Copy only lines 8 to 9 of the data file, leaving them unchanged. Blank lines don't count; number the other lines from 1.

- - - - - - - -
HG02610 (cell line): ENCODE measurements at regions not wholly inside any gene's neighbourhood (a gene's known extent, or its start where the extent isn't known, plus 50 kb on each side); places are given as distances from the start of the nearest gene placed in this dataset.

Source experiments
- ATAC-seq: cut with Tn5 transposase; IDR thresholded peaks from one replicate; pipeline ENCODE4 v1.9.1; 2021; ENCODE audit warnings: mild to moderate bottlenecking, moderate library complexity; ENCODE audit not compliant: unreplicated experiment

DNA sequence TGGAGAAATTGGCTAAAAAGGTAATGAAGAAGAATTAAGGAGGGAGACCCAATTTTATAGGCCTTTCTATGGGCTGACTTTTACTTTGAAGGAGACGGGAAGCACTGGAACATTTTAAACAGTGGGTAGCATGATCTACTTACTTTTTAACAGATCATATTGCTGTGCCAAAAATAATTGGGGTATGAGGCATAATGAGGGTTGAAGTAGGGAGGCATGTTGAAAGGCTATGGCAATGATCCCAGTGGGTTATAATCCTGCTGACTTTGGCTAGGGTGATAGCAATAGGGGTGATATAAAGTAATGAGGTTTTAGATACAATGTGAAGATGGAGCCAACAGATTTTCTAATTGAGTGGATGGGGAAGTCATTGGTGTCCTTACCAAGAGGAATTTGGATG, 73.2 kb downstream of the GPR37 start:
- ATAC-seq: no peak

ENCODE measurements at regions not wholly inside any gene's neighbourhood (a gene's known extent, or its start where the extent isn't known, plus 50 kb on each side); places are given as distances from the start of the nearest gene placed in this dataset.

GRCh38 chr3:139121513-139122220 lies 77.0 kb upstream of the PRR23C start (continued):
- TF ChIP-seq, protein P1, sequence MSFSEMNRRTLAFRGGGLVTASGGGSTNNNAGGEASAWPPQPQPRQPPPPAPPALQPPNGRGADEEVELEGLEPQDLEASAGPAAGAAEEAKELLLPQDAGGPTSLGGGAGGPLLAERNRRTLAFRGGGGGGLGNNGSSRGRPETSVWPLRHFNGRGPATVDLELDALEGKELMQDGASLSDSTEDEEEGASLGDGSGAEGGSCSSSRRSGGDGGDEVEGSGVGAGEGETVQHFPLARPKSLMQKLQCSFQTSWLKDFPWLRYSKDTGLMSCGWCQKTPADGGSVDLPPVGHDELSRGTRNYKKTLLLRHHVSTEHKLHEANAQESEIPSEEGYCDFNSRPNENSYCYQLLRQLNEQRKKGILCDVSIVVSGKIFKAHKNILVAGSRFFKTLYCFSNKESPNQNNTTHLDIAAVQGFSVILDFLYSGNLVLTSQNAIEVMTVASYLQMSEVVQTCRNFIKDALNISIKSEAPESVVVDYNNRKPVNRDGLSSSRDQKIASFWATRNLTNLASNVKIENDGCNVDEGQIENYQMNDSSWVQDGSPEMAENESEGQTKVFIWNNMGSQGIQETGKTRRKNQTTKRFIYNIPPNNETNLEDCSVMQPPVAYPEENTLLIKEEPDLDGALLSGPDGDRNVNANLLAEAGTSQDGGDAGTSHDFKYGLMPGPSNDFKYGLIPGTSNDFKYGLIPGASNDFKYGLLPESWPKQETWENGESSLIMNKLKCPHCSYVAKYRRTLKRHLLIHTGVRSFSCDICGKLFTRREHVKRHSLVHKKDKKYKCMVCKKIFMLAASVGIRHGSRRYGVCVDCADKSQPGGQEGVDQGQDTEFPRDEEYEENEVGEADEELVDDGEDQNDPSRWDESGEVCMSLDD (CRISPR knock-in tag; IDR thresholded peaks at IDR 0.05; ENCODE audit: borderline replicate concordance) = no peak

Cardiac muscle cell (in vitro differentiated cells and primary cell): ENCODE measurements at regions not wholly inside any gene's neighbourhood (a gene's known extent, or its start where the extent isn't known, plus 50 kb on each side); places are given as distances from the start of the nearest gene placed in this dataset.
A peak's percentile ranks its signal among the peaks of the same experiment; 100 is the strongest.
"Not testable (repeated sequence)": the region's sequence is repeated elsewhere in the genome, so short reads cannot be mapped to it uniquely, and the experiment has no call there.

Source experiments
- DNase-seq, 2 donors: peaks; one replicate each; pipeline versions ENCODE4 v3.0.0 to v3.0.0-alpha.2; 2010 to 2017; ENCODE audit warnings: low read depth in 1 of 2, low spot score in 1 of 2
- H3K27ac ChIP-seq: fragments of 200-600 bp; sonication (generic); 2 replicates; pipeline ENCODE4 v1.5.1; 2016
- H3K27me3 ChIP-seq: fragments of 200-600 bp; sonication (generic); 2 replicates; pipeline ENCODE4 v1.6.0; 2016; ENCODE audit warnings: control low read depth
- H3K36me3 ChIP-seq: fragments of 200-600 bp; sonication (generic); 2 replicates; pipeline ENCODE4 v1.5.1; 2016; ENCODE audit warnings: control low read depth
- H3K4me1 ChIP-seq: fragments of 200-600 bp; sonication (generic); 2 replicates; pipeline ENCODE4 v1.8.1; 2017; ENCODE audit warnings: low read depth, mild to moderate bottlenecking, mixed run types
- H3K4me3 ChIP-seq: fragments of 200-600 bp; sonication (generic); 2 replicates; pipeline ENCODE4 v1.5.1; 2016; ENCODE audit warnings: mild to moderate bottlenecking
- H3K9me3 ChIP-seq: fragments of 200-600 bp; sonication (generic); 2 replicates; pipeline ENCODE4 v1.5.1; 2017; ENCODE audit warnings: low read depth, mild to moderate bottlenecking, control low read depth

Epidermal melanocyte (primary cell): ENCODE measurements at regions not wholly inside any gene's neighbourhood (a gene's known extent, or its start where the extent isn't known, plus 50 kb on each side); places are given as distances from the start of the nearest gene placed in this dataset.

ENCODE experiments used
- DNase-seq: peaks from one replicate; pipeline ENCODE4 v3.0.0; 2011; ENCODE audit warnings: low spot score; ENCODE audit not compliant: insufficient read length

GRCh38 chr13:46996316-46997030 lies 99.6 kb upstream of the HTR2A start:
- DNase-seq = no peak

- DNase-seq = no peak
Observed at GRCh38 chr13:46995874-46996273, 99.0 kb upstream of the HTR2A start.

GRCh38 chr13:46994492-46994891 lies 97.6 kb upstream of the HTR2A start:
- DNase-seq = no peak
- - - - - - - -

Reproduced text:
- TF ChIP-seq, protein P1, sequence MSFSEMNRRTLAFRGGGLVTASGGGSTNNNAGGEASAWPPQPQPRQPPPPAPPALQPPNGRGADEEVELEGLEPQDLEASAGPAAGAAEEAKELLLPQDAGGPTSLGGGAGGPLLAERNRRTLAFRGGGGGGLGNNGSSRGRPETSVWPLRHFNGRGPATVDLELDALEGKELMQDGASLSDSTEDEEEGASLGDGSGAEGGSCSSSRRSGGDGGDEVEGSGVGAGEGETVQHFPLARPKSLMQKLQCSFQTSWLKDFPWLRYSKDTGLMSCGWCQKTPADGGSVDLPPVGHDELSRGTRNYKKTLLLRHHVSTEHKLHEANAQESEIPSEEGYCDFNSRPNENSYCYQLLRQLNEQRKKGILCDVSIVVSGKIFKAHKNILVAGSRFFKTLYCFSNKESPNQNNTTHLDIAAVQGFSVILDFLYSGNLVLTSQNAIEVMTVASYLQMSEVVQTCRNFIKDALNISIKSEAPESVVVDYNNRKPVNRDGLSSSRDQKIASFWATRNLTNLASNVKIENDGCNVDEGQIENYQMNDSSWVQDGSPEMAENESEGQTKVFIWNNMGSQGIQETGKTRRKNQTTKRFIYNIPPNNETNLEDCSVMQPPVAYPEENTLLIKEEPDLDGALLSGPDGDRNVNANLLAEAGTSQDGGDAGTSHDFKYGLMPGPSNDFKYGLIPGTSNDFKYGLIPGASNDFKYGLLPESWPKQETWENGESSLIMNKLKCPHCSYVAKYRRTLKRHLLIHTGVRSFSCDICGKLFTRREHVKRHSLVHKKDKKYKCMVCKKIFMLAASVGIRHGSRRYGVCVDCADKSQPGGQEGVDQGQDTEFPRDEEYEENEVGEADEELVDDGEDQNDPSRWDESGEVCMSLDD (CRISPR knock-in tag; IDR thresholded peaks at IDR 0.05; ENCODE audit: borderline replicate concordance) = no peak

Cardiac muscle cell (in vitro differentiated cells and primary cell): ENCODE measurements at regions not wholly inside any gene's neighbourhood (a gene's known extent, or its start where the extent isn't known, plus 50 kb on each side); places are given as distances from the start of the nearest gene placed in this dataset.